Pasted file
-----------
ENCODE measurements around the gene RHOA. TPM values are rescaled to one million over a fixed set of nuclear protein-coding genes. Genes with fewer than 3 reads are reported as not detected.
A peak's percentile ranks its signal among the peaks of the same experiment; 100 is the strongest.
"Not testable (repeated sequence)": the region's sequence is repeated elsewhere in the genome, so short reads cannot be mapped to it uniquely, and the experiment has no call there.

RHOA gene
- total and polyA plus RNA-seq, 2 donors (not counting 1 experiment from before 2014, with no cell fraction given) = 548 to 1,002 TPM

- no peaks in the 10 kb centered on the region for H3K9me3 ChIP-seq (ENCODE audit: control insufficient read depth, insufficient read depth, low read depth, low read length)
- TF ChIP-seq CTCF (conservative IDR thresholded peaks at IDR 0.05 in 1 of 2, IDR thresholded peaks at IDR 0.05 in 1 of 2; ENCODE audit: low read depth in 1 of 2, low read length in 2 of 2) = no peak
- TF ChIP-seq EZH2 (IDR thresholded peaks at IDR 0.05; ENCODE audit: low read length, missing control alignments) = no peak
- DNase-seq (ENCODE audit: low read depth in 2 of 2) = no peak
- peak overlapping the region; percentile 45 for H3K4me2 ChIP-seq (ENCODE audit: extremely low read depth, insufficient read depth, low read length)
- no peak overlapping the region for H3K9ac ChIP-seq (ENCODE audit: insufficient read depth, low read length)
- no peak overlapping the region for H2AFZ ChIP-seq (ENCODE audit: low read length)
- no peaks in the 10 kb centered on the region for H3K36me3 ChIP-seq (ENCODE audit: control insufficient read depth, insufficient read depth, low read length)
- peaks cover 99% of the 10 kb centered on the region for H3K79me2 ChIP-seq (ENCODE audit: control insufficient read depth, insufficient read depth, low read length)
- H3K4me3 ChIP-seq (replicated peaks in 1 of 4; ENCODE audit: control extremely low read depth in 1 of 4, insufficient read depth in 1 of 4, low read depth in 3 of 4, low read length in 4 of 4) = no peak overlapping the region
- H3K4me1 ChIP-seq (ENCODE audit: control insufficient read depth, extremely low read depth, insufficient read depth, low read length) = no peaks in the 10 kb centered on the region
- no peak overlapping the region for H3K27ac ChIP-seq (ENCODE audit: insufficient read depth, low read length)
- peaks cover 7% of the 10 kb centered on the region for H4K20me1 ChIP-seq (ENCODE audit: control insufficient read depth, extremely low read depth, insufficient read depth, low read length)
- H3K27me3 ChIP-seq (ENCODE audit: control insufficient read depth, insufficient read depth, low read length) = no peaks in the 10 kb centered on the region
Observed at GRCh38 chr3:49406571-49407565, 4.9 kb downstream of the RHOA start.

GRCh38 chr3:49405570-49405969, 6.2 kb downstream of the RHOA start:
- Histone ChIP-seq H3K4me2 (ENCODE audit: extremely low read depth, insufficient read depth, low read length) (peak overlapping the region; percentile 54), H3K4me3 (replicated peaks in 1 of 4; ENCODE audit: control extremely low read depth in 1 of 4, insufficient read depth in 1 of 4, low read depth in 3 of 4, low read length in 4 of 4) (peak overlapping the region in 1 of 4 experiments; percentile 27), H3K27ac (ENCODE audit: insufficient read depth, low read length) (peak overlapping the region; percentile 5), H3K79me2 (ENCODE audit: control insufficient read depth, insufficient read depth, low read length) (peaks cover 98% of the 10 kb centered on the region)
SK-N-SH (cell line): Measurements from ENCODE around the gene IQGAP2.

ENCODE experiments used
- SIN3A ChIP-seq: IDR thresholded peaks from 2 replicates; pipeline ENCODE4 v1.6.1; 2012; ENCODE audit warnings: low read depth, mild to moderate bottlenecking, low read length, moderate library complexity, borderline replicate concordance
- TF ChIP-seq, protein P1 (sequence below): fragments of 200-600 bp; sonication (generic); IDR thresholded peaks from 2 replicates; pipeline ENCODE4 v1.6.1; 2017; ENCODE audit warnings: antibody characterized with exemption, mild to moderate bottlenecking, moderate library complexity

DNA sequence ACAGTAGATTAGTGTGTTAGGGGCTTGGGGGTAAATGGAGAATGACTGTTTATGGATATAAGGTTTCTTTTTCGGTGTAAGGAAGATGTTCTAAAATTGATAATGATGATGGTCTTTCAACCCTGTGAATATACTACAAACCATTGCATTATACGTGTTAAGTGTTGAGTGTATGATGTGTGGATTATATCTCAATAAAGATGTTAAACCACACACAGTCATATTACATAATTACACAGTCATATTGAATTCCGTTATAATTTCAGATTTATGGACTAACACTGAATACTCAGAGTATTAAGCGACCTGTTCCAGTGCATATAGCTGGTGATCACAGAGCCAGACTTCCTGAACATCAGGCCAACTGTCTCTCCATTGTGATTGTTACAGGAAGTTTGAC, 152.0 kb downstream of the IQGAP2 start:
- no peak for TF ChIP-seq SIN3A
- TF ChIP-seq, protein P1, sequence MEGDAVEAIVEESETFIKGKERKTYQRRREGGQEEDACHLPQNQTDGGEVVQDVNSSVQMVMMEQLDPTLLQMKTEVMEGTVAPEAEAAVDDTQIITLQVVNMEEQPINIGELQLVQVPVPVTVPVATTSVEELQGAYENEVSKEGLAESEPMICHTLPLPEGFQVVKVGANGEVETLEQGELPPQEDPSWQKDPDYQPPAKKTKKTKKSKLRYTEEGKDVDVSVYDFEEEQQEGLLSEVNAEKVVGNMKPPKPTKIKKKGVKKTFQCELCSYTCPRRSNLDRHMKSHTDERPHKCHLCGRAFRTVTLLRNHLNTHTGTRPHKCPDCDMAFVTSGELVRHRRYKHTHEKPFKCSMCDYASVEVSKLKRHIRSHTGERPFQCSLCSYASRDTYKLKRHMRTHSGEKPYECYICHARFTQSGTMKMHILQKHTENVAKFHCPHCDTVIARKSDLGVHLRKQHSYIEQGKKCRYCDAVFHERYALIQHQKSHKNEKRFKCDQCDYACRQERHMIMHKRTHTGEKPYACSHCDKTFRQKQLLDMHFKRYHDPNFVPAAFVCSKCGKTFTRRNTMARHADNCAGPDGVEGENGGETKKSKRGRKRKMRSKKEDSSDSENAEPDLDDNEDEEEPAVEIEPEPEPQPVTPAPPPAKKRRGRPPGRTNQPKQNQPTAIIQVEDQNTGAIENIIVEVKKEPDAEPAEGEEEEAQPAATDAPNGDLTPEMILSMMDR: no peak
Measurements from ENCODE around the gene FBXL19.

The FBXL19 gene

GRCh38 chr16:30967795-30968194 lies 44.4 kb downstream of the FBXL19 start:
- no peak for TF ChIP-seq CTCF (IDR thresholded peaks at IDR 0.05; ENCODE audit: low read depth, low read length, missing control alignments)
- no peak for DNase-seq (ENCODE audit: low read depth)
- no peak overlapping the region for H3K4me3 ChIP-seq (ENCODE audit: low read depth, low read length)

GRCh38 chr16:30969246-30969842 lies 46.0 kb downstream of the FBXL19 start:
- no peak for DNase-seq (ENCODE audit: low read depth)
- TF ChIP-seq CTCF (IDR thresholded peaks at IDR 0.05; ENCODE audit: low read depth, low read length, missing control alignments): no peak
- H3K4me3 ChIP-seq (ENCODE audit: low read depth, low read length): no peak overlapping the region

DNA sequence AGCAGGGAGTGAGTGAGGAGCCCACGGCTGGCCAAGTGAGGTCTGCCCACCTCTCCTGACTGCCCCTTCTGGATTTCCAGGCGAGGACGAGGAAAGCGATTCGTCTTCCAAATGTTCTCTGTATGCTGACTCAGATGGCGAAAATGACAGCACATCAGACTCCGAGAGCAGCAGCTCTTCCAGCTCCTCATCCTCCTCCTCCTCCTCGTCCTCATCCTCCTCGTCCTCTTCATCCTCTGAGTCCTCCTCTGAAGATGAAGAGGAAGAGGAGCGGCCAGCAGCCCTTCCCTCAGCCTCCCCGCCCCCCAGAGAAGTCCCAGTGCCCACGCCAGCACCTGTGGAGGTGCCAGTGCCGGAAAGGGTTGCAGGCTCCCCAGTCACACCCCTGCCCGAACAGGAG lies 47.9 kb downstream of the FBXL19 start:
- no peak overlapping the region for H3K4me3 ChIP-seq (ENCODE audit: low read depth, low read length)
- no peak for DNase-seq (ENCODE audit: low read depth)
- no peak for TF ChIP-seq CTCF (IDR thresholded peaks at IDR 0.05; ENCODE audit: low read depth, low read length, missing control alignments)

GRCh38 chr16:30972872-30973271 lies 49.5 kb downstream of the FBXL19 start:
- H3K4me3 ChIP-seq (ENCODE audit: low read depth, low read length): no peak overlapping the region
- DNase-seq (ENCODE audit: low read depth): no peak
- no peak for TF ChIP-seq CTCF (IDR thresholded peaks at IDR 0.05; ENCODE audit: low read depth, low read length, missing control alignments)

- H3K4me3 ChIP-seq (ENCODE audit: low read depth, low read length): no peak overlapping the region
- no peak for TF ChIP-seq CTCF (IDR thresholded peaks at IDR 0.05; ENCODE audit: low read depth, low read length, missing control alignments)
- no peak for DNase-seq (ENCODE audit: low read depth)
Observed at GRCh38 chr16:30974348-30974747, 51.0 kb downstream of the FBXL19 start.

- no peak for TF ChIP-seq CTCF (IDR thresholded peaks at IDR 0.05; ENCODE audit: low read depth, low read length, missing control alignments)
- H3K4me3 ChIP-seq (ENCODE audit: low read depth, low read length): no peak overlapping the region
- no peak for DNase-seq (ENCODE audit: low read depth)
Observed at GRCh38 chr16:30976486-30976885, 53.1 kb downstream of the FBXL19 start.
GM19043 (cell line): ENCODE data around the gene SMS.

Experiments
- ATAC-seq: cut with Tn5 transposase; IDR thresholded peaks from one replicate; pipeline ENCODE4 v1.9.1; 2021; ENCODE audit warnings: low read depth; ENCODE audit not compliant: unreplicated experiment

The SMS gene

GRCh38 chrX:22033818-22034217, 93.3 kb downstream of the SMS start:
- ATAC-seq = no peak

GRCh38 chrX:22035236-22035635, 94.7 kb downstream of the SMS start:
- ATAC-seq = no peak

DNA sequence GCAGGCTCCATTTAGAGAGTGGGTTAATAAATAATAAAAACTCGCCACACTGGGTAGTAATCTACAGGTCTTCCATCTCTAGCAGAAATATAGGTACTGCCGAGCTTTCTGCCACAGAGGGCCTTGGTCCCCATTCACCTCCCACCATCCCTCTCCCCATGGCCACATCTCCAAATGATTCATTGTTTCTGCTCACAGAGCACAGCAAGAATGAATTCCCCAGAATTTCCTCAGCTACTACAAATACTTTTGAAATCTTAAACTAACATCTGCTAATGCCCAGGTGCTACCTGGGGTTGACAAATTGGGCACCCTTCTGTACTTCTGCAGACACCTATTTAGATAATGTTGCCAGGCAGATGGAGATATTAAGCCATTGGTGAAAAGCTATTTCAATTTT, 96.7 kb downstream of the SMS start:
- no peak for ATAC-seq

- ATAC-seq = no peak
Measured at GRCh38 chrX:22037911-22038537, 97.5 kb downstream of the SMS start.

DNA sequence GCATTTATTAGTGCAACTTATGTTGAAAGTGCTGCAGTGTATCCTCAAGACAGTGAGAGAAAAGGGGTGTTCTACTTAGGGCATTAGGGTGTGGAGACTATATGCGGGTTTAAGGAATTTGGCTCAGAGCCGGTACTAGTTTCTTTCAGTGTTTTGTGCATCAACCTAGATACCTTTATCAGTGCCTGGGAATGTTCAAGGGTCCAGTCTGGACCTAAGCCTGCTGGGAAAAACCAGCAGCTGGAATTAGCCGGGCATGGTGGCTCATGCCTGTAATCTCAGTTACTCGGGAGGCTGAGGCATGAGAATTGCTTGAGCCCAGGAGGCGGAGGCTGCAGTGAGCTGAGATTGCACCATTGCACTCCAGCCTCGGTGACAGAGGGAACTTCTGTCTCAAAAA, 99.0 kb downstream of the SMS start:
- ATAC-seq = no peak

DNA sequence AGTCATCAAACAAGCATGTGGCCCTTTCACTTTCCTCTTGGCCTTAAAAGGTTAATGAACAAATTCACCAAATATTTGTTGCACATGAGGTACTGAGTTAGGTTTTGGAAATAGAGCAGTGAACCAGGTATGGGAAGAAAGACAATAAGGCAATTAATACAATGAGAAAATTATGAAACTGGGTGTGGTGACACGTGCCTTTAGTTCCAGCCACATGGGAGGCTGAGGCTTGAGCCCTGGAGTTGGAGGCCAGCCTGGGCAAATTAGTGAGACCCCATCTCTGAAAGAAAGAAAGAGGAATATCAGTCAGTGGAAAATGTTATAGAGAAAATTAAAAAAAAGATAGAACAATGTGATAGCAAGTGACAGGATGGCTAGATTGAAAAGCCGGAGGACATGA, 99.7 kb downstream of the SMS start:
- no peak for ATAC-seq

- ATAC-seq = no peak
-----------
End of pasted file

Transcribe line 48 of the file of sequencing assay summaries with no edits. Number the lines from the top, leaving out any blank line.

- H3K4me3 ChIP-seq (ENCODE audit: low read depth, low read length): no peak overlapping the region